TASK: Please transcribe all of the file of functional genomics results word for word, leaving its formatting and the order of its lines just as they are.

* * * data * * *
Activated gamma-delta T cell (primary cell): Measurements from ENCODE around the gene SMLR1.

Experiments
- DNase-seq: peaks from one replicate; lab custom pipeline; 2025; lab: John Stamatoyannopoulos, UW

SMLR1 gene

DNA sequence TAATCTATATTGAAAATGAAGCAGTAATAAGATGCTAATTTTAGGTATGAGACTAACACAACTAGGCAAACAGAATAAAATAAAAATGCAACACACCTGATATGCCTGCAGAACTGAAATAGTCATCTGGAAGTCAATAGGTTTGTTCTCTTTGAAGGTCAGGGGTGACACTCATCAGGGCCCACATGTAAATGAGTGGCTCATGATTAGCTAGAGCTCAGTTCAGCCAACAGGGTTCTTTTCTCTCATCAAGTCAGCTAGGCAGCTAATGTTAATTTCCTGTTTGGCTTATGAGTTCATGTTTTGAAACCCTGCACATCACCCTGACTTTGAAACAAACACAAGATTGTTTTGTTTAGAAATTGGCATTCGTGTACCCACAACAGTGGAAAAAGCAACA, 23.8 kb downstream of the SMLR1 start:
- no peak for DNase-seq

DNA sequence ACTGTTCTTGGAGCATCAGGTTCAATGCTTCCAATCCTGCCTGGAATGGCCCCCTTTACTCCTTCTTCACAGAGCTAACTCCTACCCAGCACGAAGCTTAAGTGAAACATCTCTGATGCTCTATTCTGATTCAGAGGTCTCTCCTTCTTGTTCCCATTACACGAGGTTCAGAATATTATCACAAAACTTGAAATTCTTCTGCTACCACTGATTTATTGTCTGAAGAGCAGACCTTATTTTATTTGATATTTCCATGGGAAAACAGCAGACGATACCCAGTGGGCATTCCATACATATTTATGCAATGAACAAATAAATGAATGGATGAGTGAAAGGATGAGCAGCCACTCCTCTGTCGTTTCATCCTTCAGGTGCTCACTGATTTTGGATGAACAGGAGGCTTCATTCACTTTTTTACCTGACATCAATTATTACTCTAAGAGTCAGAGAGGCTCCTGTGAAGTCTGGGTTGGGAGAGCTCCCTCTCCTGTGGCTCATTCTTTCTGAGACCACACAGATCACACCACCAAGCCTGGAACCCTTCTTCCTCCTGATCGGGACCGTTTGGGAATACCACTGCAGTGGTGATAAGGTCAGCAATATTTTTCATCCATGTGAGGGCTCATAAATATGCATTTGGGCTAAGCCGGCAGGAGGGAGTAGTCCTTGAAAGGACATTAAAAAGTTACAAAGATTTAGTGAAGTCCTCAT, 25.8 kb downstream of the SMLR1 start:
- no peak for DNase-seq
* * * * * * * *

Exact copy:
Activated gamma-delta T cell (primary cell): Measurements from ENCODE around the gene SMLR1.

Experiments
- DNase-seq: peaks from one replicate; lab custom pipeline; 2025; lab: John Stamatoyannopoulos, UW

SMLR1 gene

DNA sequence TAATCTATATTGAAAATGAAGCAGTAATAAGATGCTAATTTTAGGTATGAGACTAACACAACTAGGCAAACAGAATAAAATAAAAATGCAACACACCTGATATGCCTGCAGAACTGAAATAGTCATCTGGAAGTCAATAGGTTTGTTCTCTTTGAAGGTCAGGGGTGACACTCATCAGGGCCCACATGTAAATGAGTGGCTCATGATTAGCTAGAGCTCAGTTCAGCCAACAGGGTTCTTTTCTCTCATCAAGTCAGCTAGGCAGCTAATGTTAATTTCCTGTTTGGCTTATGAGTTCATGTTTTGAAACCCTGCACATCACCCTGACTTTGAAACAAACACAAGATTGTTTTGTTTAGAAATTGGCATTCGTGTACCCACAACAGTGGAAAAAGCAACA, 23.8 kb downstream of the SMLR1 start:
- no peak for DNase-seq

DNA sequence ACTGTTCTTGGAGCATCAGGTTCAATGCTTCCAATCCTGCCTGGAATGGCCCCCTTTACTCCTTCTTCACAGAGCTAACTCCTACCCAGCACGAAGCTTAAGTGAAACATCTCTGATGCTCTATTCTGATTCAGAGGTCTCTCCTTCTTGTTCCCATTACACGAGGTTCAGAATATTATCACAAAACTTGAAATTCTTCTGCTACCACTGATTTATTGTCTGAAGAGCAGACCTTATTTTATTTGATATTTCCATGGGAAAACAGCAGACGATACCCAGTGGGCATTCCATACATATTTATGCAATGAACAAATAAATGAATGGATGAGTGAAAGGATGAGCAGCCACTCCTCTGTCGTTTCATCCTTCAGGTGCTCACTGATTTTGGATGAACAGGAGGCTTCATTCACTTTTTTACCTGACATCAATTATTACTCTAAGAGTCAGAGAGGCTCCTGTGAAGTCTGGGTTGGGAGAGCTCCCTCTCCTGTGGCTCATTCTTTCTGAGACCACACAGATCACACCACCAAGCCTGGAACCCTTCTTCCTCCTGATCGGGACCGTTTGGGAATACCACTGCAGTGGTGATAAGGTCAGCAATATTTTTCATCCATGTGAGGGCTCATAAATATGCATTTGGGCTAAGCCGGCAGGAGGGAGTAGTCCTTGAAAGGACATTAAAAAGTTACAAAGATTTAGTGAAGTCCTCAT, 25.8 kb downstream of the SMLR1 start:
- no peak for DNase-seq